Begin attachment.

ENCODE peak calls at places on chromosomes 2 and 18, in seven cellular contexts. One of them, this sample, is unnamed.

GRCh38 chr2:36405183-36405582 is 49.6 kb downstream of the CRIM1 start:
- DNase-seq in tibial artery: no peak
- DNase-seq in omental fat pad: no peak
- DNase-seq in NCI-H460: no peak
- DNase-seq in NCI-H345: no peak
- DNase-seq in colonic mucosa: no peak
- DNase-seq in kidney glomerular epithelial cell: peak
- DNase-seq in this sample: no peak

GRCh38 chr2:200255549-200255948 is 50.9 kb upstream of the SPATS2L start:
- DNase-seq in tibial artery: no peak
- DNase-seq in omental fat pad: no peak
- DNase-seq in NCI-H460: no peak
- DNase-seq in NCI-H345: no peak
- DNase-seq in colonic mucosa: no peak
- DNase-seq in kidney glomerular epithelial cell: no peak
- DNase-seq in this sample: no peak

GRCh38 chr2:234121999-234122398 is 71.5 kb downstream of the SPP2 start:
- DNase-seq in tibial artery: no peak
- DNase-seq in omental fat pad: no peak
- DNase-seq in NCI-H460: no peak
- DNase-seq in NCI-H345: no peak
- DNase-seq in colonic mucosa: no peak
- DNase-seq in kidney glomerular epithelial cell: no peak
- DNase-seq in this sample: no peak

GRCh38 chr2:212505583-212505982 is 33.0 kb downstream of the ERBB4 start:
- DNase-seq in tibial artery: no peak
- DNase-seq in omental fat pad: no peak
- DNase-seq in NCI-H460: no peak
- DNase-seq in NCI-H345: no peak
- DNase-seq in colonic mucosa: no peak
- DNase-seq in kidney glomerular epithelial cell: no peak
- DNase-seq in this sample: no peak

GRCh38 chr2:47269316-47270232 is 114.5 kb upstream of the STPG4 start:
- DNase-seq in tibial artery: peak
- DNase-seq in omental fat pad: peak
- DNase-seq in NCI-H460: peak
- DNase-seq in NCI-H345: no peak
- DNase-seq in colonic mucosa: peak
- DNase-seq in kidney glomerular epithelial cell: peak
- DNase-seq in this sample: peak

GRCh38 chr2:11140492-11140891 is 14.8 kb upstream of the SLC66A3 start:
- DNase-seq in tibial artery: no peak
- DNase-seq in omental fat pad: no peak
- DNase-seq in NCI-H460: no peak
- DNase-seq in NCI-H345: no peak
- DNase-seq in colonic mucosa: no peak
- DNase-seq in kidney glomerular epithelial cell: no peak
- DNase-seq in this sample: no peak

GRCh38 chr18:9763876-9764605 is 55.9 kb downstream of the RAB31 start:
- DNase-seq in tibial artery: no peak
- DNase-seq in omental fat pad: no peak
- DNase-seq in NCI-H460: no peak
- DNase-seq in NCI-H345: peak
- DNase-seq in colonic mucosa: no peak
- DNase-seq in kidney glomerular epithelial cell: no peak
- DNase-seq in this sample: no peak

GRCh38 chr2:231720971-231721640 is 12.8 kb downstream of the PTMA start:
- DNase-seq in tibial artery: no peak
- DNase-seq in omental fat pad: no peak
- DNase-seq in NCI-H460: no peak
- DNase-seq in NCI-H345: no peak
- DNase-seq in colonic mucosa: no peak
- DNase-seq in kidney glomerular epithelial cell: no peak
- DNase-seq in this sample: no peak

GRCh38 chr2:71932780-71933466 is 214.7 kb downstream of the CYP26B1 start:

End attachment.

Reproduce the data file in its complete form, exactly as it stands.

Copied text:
ENCODE peak calls at places on chromosomes 2 and 18, in seven cellular contexts. One of them, this sample, is unnamed.

GRCh38 chr2:36405183-36405582 is 49.6 kb downstream of the CRIM1 start:
- DNase-seq in tibial artery: no peak
- DNase-seq in omental fat pad: no peak
- DNase-seq in NCI-H460: no peak
- DNase-seq in NCI-H345: no peak
- DNase-seq in colonic mucosa: no peak
- DNase-seq in kidney glomerular epithelial cell: peak
- DNase-seq in this sample: no peak

GRCh38 chr2:200255549-200255948 is 50.9 kb upstream of the SPATS2L start:
- DNase-seq in tibial artery: no peak
- DNase-seq in omental fat pad: no peak
- DNase-seq in NCI-H460: no peak
- DNase-seq in NCI-H345: no peak
- DNase-seq in colonic mucosa: no peak
- DNase-seq in kidney glomerular epithelial cell: no peak
- DNase-seq in this sample: no peak

GRCh38 chr2:234121999-234122398 is 71.5 kb downstream of the SPP2 start:
- DNase-seq in tibial artery: no peak
- DNase-seq in omental fat pad: no peak
- DNase-seq in NCI-H460: no peak
- DNase-seq in NCI-H345: no peak
- DNase-seq in colonic mucosa: no peak
- DNase-seq in kidney glomerular epithelial cell: no peak
- DNase-seq in this sample: no peak

GRCh38 chr2:212505583-212505982 is 33.0 kb downstream of the ERBB4 start:
- DNase-seq in tibial artery: no peak
- DNase-seq in omental fat pad: no peak
- DNase-seq in NCI-H460: no peak
- DNase-seq in NCI-H345: no peak
- DNase-seq in colonic mucosa: no peak
- DNase-seq in kidney glomerular epithelial cell: no peak
- DNase-seq in this sample: no peak

GRCh38 chr2:47269316-47270232 is 114.5 kb upstream of the STPG4 start:
- DNase-seq in tibial artery: peak
- DNase-seq in omental fat pad: peak
- DNase-seq in NCI-H460: peak
- DNase-seq in NCI-H345: no peak
- DNase-seq in colonic mucosa: peak
- DNase-seq in kidney glomerular epithelial cell: peak
- DNase-seq in this sample: peak

GRCh38 chr2:11140492-11140891 is 14.8 kb upstream of the SLC66A3 start:
- DNase-seq in tibial artery: no peak
- DNase-seq in omental fat pad: no peak
- DNase-seq in NCI-H460: no peak
- DNase-seq in NCI-H345: no peak
- DNase-seq in colonic mucosa: no peak
- DNase-seq in kidney glomerular epithelial cell: no peak
- DNase-seq in this sample: no peak

GRCh38 chr18:9763876-9764605 is 55.9 kb downstream of the RAB31 start:
- DNase-seq in tibial artery: no peak
- DNase-seq in omental fat pad: no peak
- DNase-seq in NCI-H460: no peak
- DNase-seq in NCI-H345: peak
- DNase-seq in colonic mucosa: no peak
- DNase-seq in kidney glomerular epithelial cell: no peak
- DNase-seq in this sample: no peak

GRCh38 chr2:231720971-231721640 is 12.8 kb downstream of the PTMA start:
- DNase-seq in tibial artery: no peak
- DNase-seq in omental fat pad: no peak
- DNase-seq in NCI-H460: no peak
- DNase-seq in NCI-H345: no peak
- DNase-seq in colonic mucosa: no peak
- DNase-seq in kidney glomerular epithelial cell: no peak
- DNase-seq in this sample: no peak

GRCh38 chr2:71932780-71933466 is 214.7 kb downstream of the CYP26B1 start: